(companies, fisheries, regions and whether associated with reporting of IUU activities or not).
  2. Two-way Communication Devices. Assured provision at all times of personal two-way communications devices that are fully working, including the capacity to emit an SOS emergency signal with their location.
  3. Professionalisation. Professionalisation of the role of fisheries observer with recognition by the ILO via an amendment to ILO C188.
  4. RFMO Contracts. Observer providers contract directly with the RFMO rather than with the fishing company.
  5. Litigation Indemnity. Observers must be indemnified from litigation by fishing companies.
  6. Guaranteed Confidentiality. Observer providers and agencies must have guarantees of confidentiality of observers’ personal information. All communications from the fishing company or vessel personnel must go through the observer provider or the agency.
  7. Assured Agency Transparency with Dependants of Observers. In the event of an observer's death or disappearance, agencies and observer providers must prioritize providing the dependants with transparent immediate basic information about the circumstances involved in the death of their loved ones, such as basic observer program information and duties of the observer. Further, this must include all communications from the observer while on the vessel, agency/observer provider responses, medical treatment response on board, details of any investigation, autopsy reports without delay, and accurate certificates of death.

Liz Mitchel of the Association for Professional Observers said: "Observers are public servants charged with monitoring public marine resources. Observer harassment is often directly related to what the observer is reporting and thus the circumstances surrounding these incidents are of public interest, especially if the observer dies. The public has a right to know when and under what circumstances the observers were prevented from doing their job. Trends should be studied to ferret out their source. This would enable precious resources to focus on needed areas, regions, fisheries and flag-states of vessels that have chronic harassment problems. Likewise, sustainability certifications should come with requirements of increased programme transparency, including any observer reports of pressure or bribery attempts to sign off on the vessels’ adherence to their standards. The lack of transparency of observer programs and agencies mandating observer coverage, while failing to protect them or act on their reports, is also of public interest. It is my hope that one day consumers will equate a lack of agency transparency as complicity in IUU fishing and that sustainability certifications will include standards for observer programme transparency and integrity."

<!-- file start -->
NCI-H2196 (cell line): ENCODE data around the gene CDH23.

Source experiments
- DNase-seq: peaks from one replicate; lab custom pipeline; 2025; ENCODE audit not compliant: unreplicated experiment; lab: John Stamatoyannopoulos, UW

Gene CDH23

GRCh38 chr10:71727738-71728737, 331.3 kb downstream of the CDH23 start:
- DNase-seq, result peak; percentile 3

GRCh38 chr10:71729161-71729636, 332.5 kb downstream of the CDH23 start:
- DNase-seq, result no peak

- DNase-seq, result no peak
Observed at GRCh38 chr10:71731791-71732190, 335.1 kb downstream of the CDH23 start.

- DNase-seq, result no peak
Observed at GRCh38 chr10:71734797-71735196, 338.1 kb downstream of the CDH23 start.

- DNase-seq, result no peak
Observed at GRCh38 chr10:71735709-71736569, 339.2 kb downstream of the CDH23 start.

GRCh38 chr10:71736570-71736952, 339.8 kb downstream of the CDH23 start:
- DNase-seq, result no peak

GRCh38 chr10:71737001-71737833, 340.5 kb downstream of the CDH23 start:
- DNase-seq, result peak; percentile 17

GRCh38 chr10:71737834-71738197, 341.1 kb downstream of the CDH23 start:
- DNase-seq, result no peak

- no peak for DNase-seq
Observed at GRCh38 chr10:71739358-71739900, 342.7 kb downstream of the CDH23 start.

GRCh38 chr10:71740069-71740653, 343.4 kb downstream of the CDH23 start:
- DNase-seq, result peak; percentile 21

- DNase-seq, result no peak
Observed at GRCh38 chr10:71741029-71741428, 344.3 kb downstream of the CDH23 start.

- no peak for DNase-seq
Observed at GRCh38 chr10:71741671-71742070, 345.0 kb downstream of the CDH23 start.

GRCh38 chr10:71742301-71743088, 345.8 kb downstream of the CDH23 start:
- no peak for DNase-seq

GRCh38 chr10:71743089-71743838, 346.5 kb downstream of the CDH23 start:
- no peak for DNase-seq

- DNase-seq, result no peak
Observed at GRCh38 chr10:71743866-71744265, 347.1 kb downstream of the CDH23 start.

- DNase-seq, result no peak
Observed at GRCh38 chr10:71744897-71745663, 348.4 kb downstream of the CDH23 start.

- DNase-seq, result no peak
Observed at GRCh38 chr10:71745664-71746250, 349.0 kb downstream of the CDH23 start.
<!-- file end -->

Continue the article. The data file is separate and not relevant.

Portuguese observer and APOAM member Pedro de Jesus said: "Safety and security should always be a top priority for observers. They play a crucial role in documenting events and ensuring transparency in fisheries, but their work can often put them in a dangerous situation. Mental health and psychological support should not be overlooked when considering observer safety and wellbeing. It is essential to create an environment where observers feel safe to report any threats or incidents they encounter while carrying out their duties. Establishing clear channels of communication, confidential reporting mechanisms, and robust support systems can help ensure their wellbeing. Measures should be effectively taken to provide them with proper certified training, protective equipment, and support, particularly in high-risk environments. Governments and National authorities should work together to develop and implement policies that protect observers and safeguard their rights. This includes the recognition of the Compliance and Scientific Fisheries Observer as a maritime professional and also, establishing guidelines for their safety, providing legal protections, and holding accountable those who commit acts of violence or intimidation against them."

The comment and associated opinions expressed herein are the author's and not necessarily those of Human Rights at Sea.

For more information on our Access to Justice work to protect fisheries observers see our Fisheries Observer Project Page.

Photo Credit: Fernando Anido 2023